18. Are the parties able to exclude or limit liability?

    It is possible to exclude liability if both parties agree expressly on it.

  19. Are there any restrictions on termination? Can parties terminate for convenience? Force majeure?

    For public contracts, the Government is able to terminate the contract without a judicial final sentence in specific cases such as contractor breaches to the contract, or public order issues. On the other hand, contractors have to sue the contractual entity for breach of contract. It its important to mention that since May 2018, by an obligatory judicial criteria, every issue derived from an administrative contract have to be solved by the Federal Tribunal of Administrative Justice (a legality tribunal) including but not limited the interpretation of the contract, its execution etc. Before May 2018, those faculties were carried by the common tribunals.

    In the case of private contracts, the Owner can terminate the contract for breach of the contractor if the parties agreed it expressly. It is important to notify the termination of the contract appropriately.

  20. What rights are commonly granted to third parties (e.g. funders, purchasers, renters) and, if so, how is this achieved?

    In general construction contracts there are no rights granted to third parties.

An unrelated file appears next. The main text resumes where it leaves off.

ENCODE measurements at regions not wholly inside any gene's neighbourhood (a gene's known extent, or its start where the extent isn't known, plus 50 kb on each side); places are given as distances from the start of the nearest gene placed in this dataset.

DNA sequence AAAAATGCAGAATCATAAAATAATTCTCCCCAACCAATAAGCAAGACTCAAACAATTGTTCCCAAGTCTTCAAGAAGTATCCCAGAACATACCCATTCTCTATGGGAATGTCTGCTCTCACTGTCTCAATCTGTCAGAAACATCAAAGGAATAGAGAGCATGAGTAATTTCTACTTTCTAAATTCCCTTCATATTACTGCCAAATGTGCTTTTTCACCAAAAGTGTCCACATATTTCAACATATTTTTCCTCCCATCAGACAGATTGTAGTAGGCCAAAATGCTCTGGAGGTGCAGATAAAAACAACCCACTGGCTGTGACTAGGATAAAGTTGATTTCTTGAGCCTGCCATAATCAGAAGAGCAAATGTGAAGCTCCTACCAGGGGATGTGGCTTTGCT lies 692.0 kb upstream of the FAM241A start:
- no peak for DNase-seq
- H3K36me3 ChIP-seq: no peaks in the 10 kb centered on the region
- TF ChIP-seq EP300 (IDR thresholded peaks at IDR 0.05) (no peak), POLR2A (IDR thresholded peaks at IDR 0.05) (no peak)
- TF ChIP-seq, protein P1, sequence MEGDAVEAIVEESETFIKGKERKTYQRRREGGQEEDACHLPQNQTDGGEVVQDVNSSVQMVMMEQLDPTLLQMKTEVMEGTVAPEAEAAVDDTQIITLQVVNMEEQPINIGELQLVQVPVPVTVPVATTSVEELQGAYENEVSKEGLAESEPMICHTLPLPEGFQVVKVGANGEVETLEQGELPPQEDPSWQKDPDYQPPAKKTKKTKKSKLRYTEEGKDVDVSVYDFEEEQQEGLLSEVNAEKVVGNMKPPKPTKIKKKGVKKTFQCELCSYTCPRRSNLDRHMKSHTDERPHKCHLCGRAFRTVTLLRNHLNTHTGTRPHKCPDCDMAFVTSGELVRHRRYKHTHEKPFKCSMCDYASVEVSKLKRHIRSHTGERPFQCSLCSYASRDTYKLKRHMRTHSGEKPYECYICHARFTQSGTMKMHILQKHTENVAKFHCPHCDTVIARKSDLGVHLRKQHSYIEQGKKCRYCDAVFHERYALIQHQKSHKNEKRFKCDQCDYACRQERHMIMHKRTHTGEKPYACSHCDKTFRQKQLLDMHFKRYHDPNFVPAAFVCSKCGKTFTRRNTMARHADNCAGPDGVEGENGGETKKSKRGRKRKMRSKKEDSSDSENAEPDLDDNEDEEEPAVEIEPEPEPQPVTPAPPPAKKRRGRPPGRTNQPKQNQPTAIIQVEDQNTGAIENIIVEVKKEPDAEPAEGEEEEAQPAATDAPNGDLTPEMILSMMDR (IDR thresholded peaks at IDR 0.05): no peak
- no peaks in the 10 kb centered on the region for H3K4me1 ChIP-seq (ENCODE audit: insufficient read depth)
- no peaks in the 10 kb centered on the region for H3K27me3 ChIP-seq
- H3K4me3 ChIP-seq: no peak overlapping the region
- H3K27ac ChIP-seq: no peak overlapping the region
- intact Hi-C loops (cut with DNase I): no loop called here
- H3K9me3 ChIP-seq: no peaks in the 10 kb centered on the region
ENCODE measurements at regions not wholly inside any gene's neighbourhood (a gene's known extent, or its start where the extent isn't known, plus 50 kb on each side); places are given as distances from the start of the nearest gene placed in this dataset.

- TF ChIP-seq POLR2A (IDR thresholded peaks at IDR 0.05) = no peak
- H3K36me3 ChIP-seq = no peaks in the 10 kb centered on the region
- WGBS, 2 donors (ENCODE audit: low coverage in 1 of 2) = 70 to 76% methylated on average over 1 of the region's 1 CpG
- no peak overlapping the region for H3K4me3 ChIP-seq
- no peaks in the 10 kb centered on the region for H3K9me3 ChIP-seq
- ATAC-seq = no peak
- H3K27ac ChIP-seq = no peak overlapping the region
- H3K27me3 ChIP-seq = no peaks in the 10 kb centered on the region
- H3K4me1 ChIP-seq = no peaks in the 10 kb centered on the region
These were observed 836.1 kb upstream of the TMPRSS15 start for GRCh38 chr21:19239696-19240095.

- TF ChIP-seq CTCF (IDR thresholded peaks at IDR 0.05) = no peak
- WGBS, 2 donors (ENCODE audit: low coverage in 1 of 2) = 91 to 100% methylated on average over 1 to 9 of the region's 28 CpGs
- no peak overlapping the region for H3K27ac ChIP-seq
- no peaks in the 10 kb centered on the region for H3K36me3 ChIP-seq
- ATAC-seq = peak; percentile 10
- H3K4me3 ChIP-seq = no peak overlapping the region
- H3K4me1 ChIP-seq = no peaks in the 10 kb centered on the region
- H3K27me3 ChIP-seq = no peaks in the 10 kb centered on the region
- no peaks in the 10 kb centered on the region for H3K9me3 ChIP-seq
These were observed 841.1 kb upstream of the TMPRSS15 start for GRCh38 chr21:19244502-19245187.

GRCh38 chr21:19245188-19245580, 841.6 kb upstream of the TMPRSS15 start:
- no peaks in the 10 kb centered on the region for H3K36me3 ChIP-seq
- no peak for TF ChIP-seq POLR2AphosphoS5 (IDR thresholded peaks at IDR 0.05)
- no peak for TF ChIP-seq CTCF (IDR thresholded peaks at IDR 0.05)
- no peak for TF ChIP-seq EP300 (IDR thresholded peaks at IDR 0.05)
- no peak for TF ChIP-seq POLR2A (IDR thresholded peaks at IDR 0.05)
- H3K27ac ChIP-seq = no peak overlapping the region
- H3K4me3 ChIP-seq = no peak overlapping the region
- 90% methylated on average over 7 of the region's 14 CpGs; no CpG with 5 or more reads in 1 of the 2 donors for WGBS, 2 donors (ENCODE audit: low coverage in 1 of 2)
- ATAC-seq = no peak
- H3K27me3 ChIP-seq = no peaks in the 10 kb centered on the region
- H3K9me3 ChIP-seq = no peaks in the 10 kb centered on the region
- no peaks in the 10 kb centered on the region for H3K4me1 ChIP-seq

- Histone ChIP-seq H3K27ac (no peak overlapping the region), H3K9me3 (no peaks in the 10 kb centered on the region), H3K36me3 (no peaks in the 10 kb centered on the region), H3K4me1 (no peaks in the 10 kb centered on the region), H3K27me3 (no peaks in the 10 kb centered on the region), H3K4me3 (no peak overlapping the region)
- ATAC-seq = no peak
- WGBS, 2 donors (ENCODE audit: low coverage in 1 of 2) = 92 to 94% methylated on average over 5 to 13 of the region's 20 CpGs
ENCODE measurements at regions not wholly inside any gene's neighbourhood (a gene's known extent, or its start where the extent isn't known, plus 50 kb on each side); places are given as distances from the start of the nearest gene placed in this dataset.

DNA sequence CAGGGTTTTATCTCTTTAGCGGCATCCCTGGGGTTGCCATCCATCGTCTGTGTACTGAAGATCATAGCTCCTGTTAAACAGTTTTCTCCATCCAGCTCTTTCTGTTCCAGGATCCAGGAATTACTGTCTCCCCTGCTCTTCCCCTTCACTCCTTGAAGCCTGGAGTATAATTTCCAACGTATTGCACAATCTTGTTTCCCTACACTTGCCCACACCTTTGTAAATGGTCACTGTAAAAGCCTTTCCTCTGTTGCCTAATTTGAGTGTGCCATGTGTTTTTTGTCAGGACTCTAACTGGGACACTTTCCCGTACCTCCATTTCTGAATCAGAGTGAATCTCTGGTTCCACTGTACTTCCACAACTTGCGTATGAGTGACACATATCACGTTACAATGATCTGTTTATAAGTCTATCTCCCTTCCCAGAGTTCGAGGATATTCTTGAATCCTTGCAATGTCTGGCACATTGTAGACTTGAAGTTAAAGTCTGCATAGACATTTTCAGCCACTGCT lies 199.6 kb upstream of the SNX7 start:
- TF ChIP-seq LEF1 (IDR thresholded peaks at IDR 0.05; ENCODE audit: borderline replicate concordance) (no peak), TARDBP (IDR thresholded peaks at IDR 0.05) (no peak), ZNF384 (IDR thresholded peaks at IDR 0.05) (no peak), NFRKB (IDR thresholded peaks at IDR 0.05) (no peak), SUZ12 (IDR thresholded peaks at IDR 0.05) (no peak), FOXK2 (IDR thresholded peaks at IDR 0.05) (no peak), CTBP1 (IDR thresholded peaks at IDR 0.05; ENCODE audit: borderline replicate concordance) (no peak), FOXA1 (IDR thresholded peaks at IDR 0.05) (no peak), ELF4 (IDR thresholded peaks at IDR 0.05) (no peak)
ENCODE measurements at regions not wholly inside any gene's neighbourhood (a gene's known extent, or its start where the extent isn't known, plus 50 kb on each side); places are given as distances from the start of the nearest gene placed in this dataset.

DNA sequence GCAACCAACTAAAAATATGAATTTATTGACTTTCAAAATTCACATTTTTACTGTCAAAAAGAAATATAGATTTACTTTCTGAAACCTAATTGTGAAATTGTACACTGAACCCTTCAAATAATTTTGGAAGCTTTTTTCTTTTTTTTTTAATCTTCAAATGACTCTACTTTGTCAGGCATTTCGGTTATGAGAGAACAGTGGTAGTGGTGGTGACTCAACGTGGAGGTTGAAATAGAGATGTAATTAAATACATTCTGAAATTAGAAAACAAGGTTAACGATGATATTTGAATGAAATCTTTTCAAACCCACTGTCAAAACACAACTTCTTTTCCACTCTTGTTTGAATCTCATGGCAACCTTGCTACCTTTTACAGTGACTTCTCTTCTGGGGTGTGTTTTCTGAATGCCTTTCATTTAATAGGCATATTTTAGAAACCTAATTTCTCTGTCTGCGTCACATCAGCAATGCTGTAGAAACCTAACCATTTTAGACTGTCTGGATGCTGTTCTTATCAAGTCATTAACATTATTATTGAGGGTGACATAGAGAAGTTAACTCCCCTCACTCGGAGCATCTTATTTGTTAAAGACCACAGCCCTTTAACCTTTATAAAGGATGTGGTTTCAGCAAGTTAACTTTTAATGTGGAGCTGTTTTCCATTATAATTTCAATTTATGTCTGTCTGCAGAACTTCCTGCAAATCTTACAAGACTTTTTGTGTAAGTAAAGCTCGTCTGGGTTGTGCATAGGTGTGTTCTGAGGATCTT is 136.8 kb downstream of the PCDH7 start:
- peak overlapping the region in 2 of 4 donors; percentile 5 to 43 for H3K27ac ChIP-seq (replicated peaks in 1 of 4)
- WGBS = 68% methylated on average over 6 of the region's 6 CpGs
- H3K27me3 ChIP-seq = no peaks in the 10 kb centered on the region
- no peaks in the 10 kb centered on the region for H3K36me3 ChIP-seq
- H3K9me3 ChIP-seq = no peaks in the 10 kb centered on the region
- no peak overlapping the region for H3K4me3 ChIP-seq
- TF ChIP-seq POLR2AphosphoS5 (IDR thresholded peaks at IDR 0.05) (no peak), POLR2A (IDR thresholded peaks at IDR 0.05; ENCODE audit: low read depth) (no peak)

21. Do contracts typically contain strict provisions governing notification of claims for additional time and money which act as conditions precedent to bringing claims? Does your jurisdiction recognise such notices as conditions precedent?

    It is not common either in government contracts nor in private contracts in Mexico to have this kind of provisions such as clause 20 of FIDIC contracts or equivalent, however it is advisable to notify every intention of the parties to amend the contract by writing.

  22. What insurances are the parties required to hold? And how long for?

    In most of the cases, all risk insurance, civil liability insurance and in certain situations, auto and professional liability insurances are requested. All these insurances have to remain valid during the term of the contract.

  23. How are construction and engineering disputes typically resolved in your jurisdiction (e.g. arbitration, litigation, adjudication)? What alternatives are available?